Here are a few interesting bits:

For years some of the most popular television programmes in English-speaking countries have been cooking shows. That may point to a healthy interest in food, but then again it may not. The historian Livy thought the Roman empire started to decay when cooks acquired celebrity status.

Food is probably the biggest single influence on people’s health, though in radically different ways in poor countries and in rich ones, where the big problem now is obesity. Food is also one of the few pleasures available to the poorest. In the favelas (slums) of São Paulo, the largest city in South America, takeaway pizza parlours are proliferating because many families, who often do not have proper kitchens, now order a pizza at home to celebrate special occasions. 


and the predictable conclusion:


This special report concentrates on the problems of feeding the 9 billion. It therefore gives greater weight to the first group. It argues that many of their claims are justified: feeding the world in 2050 will be hard, and business as usual will not do it. The report looks at ways to boost yields of the main crops, considers the constraints of land and water and the use of fertiliser and pesticide, assesses biofuel policies, explains why technology matters so much and examines the impact of recent price rises. It points out that although the concerns of the critics of modern agriculture may be understandable, the reaction against intensive farming is a luxury of the rich. Traditional and organic farming could feed Europeans and Americans well. It cannot feed the world.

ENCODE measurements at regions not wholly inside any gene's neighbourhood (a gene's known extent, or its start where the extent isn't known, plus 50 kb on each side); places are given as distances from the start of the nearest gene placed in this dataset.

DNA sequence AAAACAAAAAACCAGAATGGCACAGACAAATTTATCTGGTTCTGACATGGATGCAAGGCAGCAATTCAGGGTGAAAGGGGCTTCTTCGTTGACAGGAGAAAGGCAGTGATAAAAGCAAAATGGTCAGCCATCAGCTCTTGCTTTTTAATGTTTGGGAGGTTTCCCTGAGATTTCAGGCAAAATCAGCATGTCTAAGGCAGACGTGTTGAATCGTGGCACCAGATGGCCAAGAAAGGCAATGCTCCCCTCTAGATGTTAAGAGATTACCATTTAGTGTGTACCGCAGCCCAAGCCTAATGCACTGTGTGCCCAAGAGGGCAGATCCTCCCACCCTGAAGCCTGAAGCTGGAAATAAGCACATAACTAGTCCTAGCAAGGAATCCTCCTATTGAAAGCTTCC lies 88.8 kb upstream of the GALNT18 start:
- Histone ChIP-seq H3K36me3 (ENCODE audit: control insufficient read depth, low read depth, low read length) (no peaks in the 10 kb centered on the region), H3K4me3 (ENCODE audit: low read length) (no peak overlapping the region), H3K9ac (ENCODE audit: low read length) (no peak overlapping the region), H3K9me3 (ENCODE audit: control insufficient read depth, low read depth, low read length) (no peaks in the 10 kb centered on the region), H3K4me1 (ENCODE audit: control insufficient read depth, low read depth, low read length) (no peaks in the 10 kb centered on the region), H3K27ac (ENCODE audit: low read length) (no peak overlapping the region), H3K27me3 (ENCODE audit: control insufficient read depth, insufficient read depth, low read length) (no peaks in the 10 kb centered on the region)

The Future of Fish

 My friend Kurt who lives in San Francisco sent me this article from the aptly named San Francisco Magazine.  The opening paragraph sums it all up:

The Bay Area’s smartest diners, chefs, and purveyors now know (and care) where every cut of grass-fed beef and stalk of pesticide-free produce comes from. Yet nearly all look the other way when fish is on the plate. What will it take to stop the eco-fibbing?